Caplan AI (2008) All MSCs are pericytes? Cell Stem Cell 3(3):229–230PubMedPubMedCentralCrossRefGoogle Scholar
  50. 50.
    Crisan M et al (2008) A perivascular origin for mesenchymal stem cells in multiple human organs. Cell Stem Cell 3(3):301–313PubMedPubMedCentralCrossRefGoogle Scholar
  51. 51.
    Traktuev DO et al (2008) A population of multipotent CD34-positive adipose stromal cells share pericyte and mesenchymal surface markers, reside in a periendothelial location, and stabilize endothelial networks. Circ Res 102(1):77–85PubMedCrossRefGoogle Scholar
  52. 52.
    She ZG et al (2016) NG2 proteoglycan ablation reduces foam cell formation and atherogenesis via decreased low-density lipoprotein retention by synthetic smooth muscle cells. Arterioscler Thromb Vasc Biol 36(1):49–59PubMedCrossRefGoogle Scholar
  53. 53.
    Tigges U, Komatsu M, Stallcup WB (2013) Adventitial pericyte progenitor/mesenchymal stem cells participate in the restenotic response to arterial injury. J Vasc Res 50(2):134–144PubMedCrossRefGoogle Scholar
  54. 54.
    Murfee WL, Skalak TC, Peirce SM (2005) Differential arterial/venous expression of NG2 proteoglycan in perivascular cells along microvessels: identifying a venule-specific phenotype. Microcirculation 12(2):151–160PubMedCrossRefGoogle Scholar
  55. 55.
    Murfee WL et al (2006) Perivascular cells along venules upregulate NG2 expression during microvascular remodeling. Microcirculation 13(3):261–273PubMedCrossRefGoogle Scholar
  56. 56.
    Fang X et al (1999) Cytoskeletal reorganization induced by engagement of the NG2 proteoglycan leads to cell spreading and migration. Mol Biol Cell 10(10):3373–3387PubMedPubMedCentralCrossRefGoogle Scholar
  57. 57.
    Lin XH, Dahlin-Huppe K, Stallcup WB (1996) Interaction of the NG2 proteoglycan with the actin cytoskeleton. J Cell Biochem 63(4):463–477PubMedCrossRefGoogle Scholar
  58. 58.
    Lin XH et al (1996) NG2 proteoglycan and the actin-binding protein fascin define separate populations of actin-containing filopodia and lamellipodia during cell spreading and migration. Mol Biol Cell 7(12):1977–1993PubMedPubMedCentralCrossRefGoogle Scholar
  59. 59.
    Majumdar M, Vuori K, Stallcup WB (2003) Engagement of the NG2 proteoglycan triggers cell spreading via rac and p130cas. Cell Signal 15(1):79–84PubMedCrossRefGoogle Scholar
  60. 60.
    Couchman JR (2003) Syndecans: proteoglycan regulators of cell-surface microdomains? Nat Rev Mol Cell Biol 4(12):926–937PubMedCrossRefGoogle Scholar
  61. 61.
    Cattaruzza S et al (2013) Multivalent proteoglycan modulation of FGF mitogenic responses in perivascular cells. Angiogenesis 16(2):309–327PubMedCrossRefGoogle Scholar
  62. 62.
    Goretzki L et al (1999) High-affinity binding of basic fibroblast growth factor and platelet-derived growth factor-AA to the core protein of the NG2 proteoglycan. J Biol Chem 274(24):16831–16837PubMedCrossRefGoogle Scholar
  63. 63.
    Rapraeger AC (1995) In the clutches of proteoglycans: how does heparan sulfate regulate FGF binding? Chem Biol 2(10):645–649PubMedCrossRefGoogle Scholar
  64. 64.
    Grako KA et al (1999) PDGF (alpha)-receptor is unresponsive to PDGF-AA in aortic smooth muscle cells from the NG2 knockout mouse. J Cell Sci 112(Pt 6):905–915PubMedGoogle Scholar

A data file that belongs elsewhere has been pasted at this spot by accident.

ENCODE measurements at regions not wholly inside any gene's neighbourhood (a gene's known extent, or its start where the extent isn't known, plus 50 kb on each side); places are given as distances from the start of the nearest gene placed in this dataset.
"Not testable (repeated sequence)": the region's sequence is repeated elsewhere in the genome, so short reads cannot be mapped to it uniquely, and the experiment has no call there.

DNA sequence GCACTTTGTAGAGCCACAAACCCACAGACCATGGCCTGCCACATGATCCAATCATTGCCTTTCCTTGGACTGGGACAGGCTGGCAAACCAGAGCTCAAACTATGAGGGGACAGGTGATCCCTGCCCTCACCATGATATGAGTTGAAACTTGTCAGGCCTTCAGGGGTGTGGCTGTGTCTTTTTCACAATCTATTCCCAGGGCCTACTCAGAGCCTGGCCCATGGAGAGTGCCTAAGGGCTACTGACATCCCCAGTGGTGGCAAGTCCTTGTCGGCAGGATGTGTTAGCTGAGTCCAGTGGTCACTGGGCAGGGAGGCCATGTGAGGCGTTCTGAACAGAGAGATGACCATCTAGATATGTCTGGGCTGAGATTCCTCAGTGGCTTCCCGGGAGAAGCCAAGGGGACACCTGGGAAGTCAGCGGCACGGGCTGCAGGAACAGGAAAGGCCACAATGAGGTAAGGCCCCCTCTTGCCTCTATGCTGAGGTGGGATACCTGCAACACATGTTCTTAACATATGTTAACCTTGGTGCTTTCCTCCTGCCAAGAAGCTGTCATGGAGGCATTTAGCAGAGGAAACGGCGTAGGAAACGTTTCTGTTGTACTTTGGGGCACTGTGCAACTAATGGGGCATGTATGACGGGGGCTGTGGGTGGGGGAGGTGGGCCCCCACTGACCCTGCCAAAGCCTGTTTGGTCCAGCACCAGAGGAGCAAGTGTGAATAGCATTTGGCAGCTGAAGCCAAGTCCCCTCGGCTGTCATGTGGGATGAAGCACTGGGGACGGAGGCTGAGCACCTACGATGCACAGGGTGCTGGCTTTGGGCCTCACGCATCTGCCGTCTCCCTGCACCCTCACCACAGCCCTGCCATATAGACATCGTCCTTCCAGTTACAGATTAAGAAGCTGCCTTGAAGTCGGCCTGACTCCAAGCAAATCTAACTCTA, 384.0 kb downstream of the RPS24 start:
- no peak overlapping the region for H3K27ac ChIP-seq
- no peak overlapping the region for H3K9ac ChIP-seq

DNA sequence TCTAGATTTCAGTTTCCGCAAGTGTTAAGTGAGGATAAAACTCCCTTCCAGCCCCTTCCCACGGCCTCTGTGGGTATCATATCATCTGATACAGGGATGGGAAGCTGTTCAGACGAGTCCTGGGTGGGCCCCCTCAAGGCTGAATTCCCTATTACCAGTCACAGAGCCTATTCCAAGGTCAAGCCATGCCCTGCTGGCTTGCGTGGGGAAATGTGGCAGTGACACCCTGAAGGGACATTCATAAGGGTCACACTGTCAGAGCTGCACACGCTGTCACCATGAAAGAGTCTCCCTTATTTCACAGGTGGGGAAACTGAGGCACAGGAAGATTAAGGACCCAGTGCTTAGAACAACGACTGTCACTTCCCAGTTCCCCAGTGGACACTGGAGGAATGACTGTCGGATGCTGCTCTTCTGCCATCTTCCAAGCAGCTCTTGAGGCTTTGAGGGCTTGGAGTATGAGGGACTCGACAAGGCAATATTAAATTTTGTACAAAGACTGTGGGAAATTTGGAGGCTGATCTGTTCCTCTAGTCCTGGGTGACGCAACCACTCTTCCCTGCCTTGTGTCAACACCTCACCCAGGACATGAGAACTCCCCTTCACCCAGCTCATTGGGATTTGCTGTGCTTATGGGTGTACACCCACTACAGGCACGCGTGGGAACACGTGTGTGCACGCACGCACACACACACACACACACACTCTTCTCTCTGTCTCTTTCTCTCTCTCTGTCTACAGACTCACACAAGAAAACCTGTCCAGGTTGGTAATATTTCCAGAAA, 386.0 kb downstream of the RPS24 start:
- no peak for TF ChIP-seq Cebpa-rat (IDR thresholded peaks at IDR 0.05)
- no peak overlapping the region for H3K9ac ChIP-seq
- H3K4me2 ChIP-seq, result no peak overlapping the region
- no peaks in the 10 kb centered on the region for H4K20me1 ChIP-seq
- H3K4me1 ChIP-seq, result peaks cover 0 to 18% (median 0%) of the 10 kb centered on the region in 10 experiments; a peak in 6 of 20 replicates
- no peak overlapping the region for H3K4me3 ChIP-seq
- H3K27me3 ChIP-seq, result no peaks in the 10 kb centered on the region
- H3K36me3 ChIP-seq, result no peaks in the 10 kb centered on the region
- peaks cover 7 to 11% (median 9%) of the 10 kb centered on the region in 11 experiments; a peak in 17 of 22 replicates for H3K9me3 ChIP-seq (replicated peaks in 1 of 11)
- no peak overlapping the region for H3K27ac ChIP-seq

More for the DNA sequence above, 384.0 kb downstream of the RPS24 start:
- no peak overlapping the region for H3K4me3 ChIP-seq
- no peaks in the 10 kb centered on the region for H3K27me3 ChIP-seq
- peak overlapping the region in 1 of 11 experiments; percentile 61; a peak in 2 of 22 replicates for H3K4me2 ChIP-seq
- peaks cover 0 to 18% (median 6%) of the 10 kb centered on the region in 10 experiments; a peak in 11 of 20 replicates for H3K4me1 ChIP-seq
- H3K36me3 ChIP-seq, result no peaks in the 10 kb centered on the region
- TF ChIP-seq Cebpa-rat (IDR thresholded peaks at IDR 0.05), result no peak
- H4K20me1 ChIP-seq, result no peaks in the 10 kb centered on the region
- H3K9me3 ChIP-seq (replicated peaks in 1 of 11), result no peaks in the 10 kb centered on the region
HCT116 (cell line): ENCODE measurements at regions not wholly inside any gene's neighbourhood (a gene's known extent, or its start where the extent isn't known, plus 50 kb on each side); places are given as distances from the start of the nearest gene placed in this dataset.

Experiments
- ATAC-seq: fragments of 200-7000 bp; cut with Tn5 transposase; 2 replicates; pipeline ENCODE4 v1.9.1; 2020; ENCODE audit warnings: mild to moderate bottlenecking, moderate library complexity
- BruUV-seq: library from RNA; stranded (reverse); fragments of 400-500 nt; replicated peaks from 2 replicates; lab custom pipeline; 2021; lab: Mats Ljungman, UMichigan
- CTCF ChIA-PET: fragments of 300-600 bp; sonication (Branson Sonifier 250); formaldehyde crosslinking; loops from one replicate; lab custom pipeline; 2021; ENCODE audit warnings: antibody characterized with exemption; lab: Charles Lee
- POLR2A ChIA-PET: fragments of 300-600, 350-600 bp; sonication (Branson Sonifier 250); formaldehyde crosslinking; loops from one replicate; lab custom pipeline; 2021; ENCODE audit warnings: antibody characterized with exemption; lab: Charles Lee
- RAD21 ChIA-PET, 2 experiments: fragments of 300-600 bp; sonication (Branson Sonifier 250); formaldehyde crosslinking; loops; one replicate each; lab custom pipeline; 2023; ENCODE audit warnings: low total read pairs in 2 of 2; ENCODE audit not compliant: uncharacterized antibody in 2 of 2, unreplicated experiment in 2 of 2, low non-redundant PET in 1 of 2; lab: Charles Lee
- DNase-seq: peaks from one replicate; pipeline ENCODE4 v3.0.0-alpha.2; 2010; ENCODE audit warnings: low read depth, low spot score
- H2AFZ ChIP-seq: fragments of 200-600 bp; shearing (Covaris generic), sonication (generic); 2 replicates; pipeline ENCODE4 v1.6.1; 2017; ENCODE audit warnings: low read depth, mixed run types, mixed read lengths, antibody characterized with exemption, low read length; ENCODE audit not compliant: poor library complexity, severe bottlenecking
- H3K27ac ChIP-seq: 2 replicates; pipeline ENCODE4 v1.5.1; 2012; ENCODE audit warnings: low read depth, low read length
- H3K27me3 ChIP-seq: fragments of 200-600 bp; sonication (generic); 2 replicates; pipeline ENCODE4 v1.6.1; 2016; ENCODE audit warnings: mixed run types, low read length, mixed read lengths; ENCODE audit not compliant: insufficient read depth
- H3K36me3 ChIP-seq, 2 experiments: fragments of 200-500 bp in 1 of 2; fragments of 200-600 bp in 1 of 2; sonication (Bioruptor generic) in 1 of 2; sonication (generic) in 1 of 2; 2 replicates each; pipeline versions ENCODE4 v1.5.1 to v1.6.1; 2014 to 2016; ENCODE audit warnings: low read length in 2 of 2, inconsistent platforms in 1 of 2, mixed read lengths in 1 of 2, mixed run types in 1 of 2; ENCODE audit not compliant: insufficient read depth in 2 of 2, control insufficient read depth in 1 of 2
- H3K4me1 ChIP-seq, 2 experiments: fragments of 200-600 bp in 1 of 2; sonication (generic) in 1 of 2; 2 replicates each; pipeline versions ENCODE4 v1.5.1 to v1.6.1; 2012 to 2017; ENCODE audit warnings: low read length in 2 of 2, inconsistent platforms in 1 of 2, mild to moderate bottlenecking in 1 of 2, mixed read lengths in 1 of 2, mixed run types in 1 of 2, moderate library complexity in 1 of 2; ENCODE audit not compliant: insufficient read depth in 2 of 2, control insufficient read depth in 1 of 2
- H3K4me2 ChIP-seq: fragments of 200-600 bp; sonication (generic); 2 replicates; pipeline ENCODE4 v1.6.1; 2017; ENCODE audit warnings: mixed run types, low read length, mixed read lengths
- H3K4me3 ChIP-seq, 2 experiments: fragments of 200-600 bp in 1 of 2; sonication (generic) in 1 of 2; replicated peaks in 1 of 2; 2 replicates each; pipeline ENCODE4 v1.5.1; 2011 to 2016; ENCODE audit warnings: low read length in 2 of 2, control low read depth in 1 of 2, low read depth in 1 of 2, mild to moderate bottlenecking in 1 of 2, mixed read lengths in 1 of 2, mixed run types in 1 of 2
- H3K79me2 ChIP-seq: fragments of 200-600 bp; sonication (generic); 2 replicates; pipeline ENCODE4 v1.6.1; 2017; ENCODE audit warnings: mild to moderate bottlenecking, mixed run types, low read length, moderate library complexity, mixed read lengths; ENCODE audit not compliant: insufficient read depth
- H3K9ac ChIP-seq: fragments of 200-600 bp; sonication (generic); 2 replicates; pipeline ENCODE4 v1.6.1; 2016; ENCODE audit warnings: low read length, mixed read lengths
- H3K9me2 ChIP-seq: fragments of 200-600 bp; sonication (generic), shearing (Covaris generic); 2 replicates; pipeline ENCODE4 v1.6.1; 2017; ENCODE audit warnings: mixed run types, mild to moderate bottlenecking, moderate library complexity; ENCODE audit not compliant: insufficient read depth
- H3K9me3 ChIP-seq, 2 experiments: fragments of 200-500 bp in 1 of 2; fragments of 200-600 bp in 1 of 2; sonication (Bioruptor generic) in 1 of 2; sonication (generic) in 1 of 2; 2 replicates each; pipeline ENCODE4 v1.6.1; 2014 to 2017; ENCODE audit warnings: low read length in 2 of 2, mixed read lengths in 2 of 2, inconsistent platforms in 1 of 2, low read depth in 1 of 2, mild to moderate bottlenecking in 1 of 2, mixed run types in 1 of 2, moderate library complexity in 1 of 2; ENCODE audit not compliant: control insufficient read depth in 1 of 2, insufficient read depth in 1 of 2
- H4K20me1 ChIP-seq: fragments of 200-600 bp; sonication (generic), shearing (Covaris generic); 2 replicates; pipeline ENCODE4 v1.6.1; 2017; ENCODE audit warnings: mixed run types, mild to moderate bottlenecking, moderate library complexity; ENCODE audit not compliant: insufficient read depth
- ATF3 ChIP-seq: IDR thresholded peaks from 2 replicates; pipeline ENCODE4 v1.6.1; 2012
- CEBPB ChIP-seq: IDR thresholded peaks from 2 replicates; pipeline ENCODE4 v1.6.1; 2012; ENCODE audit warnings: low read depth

65. 65.
    Nishiyama A et al (1996) Interaction between NG2 proteoglycan and PDGF alpha-receptor on O2A progenitor cells is required for optimal response to PDGF. J Neurosci Res 43(3):315–330PubMedCrossRefGoogle Scholar
  66. 66.
    Chekenya M et al (2008) The progenitor cell marker NG2/MPG promotes chemoresistance by activation of integrin-dependent PI3K/Akt signaling. Oncogene 27(39):5182–5194PubMedPubMedCentralCrossRefGoogle Scholar
  67. 67.
    Fukushi J, Makagiansar IT, Stallcup WB (2004) NG2 proteoglycan promotes endothelial cell motility and angiogenesis via engagement of galectin-3 and alpha3beta1 integrin. Mol Biol Cell 15(8):3580–3590PubMedPubMedCentralCrossRefGoogle Scholar
  68. 68.
    Stallcup WB (2017) NG2 proteoglycan enhances brain tumor progression by promoting beta-1 integrin activation in both cis and trans orientations. Cancers (Basel) 9(4) E31Google Scholar
  69. 69.
    Makagiansar IT et al (2004) Phosphorylation of NG2 proteoglycan by protein kinase C-alpha regulates polarized membrane distribution and cell motility. J Biol Chem 279(53):55262–55270PubMedCrossRefGoogle Scholar
  70. 70.
    Makagiansar IT et al (2007) Differential phosphorylation of NG2 proteoglycan by ERK and PKCalpha helps balance cell proliferation and migration. J Cell Biol 178(1):155–165PubMedPubMedCentralCrossRefGoogle Scholar
  71. 71.
    Barritt DS et al (2000) The multi-PDZ domain protein MUPP1 is a cytoplasmic ligand for the membrane-spanning proteoglycan NG2. J Cell Biochem 79(2):213–224PubMedPubMedCentralCrossRefGoogle Scholar
  72. 72.
    Chatterjee N et al (2008) Interaction of syntenin-1 and the NG2 proteoglycan in migratory oligodendrocyte precursor cells. J Biol Chem 283(13):8310–8317PubMedCrossRefGoogle Scholar
  73. 73.
    Stegmuller J et al (2003) The proteoglycan NG2 is complexed with alpha-amino-3-hydroxy-5-methyl-4-isoxazolepropionic acid (AMPA) receptors by the PDZ glutamate receptor interaction protein (GRIP) in glial progenitor cells. Implications for glial-neuronal signaling. J Biol Chem 278(6):3590–3598PubMedCrossRefGoogle Scholar
  74. 74.
    Ozerdem U, Stallcup WB (2004) Pathological angiogenesis is reduced by targeting pericytes via the NG2 proteoglycan. Angiogenesis 7(3):269–276PubMedPubMedCentralCrossRefGoogle Scholar
  75. 75.
    Luque A et al (1996) Activated conformations of very late activation integrins detected by a group of antibodies (HUTS) specific for a novel regulatory region (355–425) of the common beta 1 chain. J Biol Chem 271(19):11067–11075PubMedCrossRefGoogle Scholar
  76. 76.
    Tillet E et al (1997) The membrane-spanning proteoglycan NG2 binds to collagens V and VI through the central nonglobular domain of its core protein. J Biol Chem 272(16):10769–10776PubMedCrossRefGoogle Scholar